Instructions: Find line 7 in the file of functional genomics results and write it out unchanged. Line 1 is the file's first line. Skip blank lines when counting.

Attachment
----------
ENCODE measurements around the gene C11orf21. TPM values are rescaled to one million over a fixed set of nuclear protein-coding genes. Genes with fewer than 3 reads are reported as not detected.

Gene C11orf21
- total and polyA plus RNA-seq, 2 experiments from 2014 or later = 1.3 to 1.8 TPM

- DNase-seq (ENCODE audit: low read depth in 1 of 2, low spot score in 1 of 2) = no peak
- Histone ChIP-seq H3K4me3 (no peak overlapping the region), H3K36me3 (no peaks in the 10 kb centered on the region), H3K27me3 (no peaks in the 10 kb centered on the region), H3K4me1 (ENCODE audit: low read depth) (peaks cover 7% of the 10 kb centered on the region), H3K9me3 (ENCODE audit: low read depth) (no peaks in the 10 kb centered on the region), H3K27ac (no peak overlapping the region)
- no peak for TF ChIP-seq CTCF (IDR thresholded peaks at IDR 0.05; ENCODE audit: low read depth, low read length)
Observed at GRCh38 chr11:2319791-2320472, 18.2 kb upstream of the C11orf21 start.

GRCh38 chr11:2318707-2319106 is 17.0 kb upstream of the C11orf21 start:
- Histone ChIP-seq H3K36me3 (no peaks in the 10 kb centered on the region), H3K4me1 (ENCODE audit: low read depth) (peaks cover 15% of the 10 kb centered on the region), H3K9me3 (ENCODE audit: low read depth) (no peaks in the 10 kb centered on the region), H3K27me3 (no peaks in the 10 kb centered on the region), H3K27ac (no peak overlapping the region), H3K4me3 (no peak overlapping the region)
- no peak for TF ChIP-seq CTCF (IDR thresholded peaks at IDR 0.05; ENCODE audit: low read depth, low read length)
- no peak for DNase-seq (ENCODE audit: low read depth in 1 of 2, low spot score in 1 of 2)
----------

Observed at GRCh38 chr11:2319791-2320472, 18.2 kb upstream of the C11orf21 start.